Ever since the time when moving pictures were achieving widespread acclaim at the cinema and, a little while later, on our television screens, performance art has tended to be viewed as a slightly elitist form of entertainment. Visiting the theater is, for most, something of an occasional treatment as opposed to a regular outing. Without the necessity for the artist to be present at the performance itself the cinema has the obvious advantage of ease of use and convenience, and as such is, simply put, a cheaper day out.
Although the relatively recent growth of video streaming and catch-up television has inevitably had something of an impact on cinema attendances, notwithstanding the tension there has been towards a multi-screen which has created a good deal more variety, and economy, in the world of moving pictures.
Although the stage does sometimes like to bask in its elitist aura, there are those, conversely, who object to the sidelining of their art. Given a level playing field, they would suggest, there is substantial capacity for a popular revival of the live arts.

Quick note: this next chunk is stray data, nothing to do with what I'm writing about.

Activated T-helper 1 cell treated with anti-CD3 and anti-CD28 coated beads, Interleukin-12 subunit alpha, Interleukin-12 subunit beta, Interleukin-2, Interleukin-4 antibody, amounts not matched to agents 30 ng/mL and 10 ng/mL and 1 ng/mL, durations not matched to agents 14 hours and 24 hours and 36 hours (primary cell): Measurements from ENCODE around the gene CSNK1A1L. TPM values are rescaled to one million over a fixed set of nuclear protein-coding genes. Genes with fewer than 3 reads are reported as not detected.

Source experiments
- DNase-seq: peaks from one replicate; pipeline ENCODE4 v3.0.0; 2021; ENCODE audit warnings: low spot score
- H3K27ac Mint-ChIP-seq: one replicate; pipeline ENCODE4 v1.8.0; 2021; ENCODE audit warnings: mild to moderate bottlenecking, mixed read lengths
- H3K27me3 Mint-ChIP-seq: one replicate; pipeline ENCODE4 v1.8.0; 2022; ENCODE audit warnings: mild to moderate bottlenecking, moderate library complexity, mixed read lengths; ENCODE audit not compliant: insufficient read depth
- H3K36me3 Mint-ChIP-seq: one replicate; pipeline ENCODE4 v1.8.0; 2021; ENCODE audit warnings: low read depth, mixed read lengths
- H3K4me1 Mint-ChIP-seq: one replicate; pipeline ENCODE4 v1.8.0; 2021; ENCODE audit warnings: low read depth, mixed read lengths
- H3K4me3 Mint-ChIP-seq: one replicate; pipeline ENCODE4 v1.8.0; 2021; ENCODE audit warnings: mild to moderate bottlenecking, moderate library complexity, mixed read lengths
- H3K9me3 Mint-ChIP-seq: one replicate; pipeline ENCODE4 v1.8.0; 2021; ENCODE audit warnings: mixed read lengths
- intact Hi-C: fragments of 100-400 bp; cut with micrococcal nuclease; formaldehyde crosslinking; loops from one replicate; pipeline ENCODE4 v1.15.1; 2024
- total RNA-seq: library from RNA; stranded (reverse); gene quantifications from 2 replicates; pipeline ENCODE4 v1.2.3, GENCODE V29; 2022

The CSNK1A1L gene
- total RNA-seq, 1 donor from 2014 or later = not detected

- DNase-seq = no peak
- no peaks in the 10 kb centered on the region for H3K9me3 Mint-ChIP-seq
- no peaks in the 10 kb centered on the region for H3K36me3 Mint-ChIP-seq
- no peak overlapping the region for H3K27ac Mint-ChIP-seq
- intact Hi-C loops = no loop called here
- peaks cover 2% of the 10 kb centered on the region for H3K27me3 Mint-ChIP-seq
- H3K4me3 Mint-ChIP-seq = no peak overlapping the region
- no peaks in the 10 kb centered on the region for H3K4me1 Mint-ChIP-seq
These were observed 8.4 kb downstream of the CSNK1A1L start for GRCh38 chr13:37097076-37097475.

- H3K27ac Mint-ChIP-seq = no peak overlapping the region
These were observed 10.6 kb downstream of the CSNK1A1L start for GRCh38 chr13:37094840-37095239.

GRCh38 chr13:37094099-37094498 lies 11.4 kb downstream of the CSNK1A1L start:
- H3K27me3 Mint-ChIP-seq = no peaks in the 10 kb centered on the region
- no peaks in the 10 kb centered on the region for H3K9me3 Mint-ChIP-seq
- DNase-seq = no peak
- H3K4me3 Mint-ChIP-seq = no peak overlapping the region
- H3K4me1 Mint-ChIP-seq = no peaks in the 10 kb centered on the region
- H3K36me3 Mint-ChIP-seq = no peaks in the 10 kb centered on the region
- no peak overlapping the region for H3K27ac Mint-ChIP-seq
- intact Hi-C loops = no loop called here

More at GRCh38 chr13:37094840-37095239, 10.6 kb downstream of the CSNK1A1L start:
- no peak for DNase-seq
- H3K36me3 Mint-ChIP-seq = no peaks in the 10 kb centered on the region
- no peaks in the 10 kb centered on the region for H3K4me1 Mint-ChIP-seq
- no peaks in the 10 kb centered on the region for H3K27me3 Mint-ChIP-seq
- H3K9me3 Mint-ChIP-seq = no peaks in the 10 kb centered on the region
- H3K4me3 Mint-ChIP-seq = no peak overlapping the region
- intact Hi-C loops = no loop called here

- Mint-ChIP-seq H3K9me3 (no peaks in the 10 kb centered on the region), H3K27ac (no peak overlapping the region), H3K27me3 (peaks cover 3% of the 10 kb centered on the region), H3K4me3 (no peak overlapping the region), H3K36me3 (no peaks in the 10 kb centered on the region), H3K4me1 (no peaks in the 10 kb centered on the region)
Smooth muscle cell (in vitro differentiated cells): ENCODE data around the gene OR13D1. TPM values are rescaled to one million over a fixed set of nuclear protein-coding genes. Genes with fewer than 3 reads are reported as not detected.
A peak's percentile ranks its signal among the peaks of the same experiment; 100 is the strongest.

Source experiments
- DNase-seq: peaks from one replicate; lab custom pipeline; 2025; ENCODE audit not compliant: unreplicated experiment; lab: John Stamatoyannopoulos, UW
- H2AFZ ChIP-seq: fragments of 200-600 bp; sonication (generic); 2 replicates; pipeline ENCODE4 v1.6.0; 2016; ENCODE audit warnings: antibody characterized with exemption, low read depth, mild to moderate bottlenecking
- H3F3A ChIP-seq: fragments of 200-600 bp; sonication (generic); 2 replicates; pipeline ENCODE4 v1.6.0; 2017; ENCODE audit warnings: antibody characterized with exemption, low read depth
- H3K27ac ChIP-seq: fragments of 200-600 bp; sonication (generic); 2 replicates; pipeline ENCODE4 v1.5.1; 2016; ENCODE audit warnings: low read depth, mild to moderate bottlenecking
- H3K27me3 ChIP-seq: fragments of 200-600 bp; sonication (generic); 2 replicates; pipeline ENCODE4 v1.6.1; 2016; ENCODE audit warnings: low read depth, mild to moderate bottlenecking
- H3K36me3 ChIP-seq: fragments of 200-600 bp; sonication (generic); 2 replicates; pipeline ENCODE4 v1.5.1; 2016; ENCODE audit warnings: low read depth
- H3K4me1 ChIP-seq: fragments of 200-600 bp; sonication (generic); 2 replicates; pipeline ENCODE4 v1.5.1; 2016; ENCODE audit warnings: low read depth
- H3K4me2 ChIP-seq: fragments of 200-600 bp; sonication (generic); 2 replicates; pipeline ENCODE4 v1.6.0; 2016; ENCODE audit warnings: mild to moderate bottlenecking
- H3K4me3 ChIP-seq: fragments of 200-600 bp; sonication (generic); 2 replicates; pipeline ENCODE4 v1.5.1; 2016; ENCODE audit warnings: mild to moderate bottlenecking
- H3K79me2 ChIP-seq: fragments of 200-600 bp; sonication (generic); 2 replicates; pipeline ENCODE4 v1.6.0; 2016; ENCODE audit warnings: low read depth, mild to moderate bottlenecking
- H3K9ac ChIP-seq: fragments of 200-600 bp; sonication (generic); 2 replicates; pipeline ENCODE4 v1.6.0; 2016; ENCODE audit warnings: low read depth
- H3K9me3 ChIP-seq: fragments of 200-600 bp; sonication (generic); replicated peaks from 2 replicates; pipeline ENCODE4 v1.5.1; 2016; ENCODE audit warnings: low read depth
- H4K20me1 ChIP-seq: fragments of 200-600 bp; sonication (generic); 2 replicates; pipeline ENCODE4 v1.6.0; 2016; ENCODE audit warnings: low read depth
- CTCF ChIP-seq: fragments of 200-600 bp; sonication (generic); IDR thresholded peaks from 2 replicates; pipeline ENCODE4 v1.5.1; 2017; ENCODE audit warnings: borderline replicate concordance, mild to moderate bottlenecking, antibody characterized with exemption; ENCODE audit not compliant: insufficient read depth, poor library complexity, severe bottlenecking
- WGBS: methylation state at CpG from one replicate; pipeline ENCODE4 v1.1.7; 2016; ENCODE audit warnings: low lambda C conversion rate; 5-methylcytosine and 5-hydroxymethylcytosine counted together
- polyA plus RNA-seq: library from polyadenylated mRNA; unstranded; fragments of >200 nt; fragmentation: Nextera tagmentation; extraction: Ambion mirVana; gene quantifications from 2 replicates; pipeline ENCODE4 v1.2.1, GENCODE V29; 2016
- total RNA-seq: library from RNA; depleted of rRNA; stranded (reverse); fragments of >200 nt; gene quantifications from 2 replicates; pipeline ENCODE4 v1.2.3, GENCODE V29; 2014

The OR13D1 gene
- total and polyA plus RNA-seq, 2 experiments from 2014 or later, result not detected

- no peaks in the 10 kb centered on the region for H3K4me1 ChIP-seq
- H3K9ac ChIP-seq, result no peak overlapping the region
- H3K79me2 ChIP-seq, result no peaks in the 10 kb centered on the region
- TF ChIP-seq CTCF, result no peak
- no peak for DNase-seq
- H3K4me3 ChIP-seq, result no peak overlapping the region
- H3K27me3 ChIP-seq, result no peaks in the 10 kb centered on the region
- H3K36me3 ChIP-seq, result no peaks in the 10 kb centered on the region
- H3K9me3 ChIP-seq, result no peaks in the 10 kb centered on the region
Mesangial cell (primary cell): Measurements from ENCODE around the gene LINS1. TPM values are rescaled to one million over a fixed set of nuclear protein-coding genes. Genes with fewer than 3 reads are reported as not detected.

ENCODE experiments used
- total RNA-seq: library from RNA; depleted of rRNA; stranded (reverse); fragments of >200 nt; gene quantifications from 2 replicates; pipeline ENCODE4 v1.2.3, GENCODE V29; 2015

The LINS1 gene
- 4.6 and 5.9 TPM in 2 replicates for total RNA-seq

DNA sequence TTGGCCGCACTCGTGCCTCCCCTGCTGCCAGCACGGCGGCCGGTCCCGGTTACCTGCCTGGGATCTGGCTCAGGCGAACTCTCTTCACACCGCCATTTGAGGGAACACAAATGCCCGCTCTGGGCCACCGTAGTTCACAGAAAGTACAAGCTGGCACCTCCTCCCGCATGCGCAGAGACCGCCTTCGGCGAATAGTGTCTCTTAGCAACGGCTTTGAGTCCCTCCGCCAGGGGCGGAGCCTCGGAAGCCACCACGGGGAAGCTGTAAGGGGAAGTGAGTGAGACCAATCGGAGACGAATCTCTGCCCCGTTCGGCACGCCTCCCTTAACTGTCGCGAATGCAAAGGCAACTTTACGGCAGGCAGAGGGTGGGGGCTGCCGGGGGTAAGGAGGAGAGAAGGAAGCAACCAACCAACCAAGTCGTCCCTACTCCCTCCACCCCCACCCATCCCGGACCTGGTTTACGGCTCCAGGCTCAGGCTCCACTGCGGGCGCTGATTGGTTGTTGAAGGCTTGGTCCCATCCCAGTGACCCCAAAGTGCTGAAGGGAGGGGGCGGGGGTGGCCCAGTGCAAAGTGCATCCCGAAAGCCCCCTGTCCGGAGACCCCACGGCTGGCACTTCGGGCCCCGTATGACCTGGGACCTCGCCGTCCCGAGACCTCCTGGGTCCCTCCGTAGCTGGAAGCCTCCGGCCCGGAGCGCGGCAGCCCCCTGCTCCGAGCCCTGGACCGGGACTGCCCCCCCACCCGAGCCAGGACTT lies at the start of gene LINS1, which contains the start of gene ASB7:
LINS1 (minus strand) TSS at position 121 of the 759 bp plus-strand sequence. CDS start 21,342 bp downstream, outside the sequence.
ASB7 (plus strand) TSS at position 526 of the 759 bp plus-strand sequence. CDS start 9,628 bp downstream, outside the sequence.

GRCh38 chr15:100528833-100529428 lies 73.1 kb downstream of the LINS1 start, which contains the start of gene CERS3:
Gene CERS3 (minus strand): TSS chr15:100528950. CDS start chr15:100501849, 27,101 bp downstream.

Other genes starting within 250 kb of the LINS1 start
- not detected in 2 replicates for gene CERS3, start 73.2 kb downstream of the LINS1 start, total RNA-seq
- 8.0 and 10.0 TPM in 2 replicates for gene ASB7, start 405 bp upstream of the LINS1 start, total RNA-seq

Whilst one would typically associate stage art with theater and acting, another genre with a similar potential capture the attention of a live audience is storytelling. The storyteller is a trained performer whose talent is for evoking strong human responses from an audience – from laughter to tears, from compassion to fear, from empathy to suspense.
The storyteller narrates the story in the same way that the actor ports it. He or she is a performer with the ability to hold on to the attention of listeners and to incite the dynamic response that is required from them by the storyline.
Live-performance storytelling is an acquired art in very much the same sense as is film acting or theater. Its magic is contained in the unique combination of the tale and the delivery. It is the new bardic collaboration of the artists involved in tying together the storyline in a way that enthrals and captivates that is the key to its success and which harvests its present untapped potential.
If storytelling induces a vision of tiny children all imprisoned attentively on the floor around their teacher, who is reading patiently from a book or reciting a tale from memory, it does not necessitate a great imaginative excursion to move on from this vision to one in which it is the adults who are being entertained, with accused tales from tradition and history infused from time to time with conspicuously adult themes.
Innovative storytelling brings to life old stories, and entertains in such a way that holds interest even in topics and themes that may not under other circumstances inspire us.